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Thursday, October 10, 2013

Thoughtful Thursday: GE Numbering Systems

GE is an unusual company-but not in a bad way. Founded by Thomas Edison, GE has a long tradition of doing things their own way. I remember once being told by an old-timer in the industry: "There is the right way, the wrong way, and the GE way." The system they use for numbering parts is unique to them as well, but it is quite rational. That would be another part of the Edison legacy.

GE is consistent with the style of part number they use. Their numbers use a combination of letters and numbers with the letters being more prevalent than most other brands. For example, all GE appliance parts will start with the letter "W", unless those parts are packaged for display as a retail item. Those retail items start with the letters "PM" for Parts Master, their retail product program. The second letter used indicates the type of appliance the part is used on. So, on a GE model:

  • WB is used for cooking equipment such as ranges, microwaves and range hoods. B for baking.
  • WR is used for refrigerators and freezers. R for refrigeration.
  • WD is used for dishwashers. D for dishwashers.
  • WC is used for Trash Compacters. C for compacter.
  • WH is used for washers. H is for home laundry.
  • WE is used for dryers. E for electric dryer. This prefix is used on gas dryers as well.
As you can see, it is pretty easy to determine what type of machine a part is for just by seeing the first few letters in the part number. But GE didn't stop there. The numbers that come after the letters often hold meanings as well, although there are some exceptions found as you get past the letters.

Here are some common numbering standards:
For ranges:

  • WB21 is used for switches.
  • WB27 is used for controls
  • WB30 is used for surface elements.
  • WB31 Is used for drip pans and rings and burner grates.
  • WB44 is used for bake and broil elements
For refrigerators:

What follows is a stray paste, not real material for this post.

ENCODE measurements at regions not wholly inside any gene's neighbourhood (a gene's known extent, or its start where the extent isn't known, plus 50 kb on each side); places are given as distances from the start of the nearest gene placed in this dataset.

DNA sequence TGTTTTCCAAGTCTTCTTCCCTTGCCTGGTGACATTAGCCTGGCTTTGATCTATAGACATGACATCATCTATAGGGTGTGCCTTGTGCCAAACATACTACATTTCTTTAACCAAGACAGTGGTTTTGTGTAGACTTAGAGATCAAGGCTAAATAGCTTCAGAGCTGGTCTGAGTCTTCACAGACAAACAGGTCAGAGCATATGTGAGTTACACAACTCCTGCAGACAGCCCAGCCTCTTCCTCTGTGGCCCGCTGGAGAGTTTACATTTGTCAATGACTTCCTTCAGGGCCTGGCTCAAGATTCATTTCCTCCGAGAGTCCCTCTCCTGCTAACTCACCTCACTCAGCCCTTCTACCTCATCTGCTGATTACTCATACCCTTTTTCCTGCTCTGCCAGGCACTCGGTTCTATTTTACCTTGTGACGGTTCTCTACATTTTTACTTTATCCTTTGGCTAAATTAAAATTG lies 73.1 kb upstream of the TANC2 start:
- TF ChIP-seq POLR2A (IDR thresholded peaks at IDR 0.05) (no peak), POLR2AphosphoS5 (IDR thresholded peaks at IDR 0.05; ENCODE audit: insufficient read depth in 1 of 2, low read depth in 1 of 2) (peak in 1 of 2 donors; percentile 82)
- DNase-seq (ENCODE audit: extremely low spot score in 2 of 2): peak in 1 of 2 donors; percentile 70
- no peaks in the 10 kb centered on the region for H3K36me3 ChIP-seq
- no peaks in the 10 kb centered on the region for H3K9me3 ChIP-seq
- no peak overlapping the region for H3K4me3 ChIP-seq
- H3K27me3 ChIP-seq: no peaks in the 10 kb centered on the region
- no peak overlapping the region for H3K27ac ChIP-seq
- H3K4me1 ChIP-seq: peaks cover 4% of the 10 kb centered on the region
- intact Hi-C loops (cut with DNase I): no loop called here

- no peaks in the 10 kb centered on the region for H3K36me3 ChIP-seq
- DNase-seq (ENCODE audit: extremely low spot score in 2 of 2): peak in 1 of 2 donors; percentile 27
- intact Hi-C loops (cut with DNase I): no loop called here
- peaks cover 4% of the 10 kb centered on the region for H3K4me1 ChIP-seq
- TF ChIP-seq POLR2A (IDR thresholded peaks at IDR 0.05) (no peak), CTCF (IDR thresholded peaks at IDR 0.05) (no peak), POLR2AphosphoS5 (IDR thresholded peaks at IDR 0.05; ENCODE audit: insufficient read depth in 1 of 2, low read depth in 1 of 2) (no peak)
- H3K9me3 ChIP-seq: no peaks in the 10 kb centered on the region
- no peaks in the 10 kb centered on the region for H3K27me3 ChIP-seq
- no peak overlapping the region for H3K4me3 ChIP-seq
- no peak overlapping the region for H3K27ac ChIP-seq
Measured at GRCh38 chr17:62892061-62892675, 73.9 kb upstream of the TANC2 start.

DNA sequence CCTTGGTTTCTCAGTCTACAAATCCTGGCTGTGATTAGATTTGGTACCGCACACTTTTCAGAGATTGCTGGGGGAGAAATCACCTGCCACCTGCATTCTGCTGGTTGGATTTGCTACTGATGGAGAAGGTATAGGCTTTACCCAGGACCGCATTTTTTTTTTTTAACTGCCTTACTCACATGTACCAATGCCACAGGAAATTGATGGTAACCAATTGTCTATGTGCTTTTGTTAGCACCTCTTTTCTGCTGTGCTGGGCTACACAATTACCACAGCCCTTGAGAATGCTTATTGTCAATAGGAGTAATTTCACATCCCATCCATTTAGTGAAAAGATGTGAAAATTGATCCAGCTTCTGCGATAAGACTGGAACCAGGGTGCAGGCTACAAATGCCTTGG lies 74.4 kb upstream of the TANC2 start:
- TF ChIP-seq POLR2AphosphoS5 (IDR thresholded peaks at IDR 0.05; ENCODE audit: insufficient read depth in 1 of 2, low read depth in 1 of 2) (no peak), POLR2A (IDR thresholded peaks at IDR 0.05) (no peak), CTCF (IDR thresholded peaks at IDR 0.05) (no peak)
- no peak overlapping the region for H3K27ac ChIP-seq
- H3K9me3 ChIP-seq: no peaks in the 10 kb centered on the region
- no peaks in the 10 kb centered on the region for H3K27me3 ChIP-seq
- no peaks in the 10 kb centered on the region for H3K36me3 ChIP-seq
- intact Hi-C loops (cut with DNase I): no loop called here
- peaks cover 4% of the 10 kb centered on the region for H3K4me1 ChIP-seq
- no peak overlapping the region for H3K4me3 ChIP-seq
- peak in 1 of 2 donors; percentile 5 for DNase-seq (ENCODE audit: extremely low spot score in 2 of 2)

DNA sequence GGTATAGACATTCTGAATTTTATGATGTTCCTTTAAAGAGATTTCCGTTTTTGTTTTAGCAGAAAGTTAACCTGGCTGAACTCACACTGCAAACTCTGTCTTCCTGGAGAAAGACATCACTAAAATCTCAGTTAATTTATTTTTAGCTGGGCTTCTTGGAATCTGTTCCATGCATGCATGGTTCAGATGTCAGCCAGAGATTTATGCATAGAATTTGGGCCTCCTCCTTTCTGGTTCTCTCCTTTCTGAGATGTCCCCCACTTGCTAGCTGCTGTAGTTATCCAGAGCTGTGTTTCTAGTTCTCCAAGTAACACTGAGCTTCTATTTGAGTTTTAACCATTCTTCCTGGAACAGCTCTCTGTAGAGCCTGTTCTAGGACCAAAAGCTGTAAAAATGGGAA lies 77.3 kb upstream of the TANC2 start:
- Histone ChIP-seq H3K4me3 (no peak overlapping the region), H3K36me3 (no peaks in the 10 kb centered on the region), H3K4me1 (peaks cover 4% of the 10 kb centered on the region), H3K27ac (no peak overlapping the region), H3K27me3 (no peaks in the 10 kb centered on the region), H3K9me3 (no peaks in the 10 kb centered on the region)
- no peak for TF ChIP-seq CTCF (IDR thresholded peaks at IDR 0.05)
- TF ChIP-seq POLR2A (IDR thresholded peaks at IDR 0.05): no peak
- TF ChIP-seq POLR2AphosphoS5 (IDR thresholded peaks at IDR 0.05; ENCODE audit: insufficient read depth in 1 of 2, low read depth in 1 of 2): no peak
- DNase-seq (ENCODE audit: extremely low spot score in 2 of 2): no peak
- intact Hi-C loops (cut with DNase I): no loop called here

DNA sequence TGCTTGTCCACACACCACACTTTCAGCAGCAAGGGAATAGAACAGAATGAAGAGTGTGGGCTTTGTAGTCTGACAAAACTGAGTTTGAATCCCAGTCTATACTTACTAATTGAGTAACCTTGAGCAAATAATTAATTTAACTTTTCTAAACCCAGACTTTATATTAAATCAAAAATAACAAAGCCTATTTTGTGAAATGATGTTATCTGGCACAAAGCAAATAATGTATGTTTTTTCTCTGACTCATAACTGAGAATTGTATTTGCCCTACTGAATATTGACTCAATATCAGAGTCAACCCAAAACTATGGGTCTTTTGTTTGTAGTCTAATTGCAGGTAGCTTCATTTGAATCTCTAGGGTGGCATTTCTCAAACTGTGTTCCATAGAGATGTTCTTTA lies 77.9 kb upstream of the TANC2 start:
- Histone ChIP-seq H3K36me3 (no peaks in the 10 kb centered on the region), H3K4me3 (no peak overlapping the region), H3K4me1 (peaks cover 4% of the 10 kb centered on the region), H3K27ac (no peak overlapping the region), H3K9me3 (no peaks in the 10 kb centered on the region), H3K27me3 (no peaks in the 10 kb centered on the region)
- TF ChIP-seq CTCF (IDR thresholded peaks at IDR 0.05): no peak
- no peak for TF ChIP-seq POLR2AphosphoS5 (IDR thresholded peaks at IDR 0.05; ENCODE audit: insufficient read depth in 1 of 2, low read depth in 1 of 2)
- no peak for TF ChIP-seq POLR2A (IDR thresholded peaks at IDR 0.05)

• WR9 is used for controls, both temperature and defrost 
  • WR30 is used for ice makers and related pieces (such as the ice bin).
  • WR50 and WR51 are used for defrost heaters and thermostats. 
  • WR55 is used for electronics such as boards, touchpads and sensors. 
  • WR60 is used for motors.
  • WR87 is used for compressors.
For dishwashers:

  • WD26 is used for motors and pumps.
For washing machines:

  • WH1 is used for belts.
  • WH13 is used for valves.
  • WH23 is used for pumps.
  • WH38 is used for transmissions.
For dryers:

  • WE11 is used for elements.
  • WE18 is used for lint screens.

As you can see there is a certain elegance to their numbering system. I am probably overlooking a few of their common prefixes, so please let me know in the comments what I missed.

There are also a few tricks that seem to come up regularly to people who are researching GE parts.

  1. The first has to do with the model number. There are a fair number of GE models that end with the sequence letter-zero (or sometimes astersisk)-letter-number-letter-letter. These can be particularly tricky as GE has an unwritten rule that the zero or asterisk is dropped in this type of model number, To complicate matter further, they will sometimes drop the last 2 letters off as well. A good way to deal with this, if you are using the Illustrated Parts Lookup is to key in the 1st half of the number. You will get a list of all models that start with what you typed. Knowing what I just told you about GE model numbers, it should at that point be fairly easy to pick your model off of the list.
  2. The second has to do with part numbers and another unwritten GE rule. Older models of GE used a strict format of 2 letters-2 numbers-the letter x-4 numbers, When the the number was shorter they would insert zeroes to stick to their format. For example, WR9x489 would likely be listed as WR09x0489. The researcher is just expected to "know" to drop those zeroes out of the number. That was confusing but consistent until a few years ago, when GE decided to NOT have the zeros drop out of the part number. How can you tell? The rule of thumb to use is if there are 5 numbers after the connecting letter (Ususally "X" but sometimes "T","M"or another letter) then you leave all zeroes intact. If there are not 5 numbers after the connecting letter, then it is an older number and the zeroes drop as mentioned about.
That's all there is to it! Clear as mud, I know. The great thing is that if you need a hand, we've got you covered. There is a lot of experience working with GE's among our staff, so do not hesitate to give us a call if you have difficulties.

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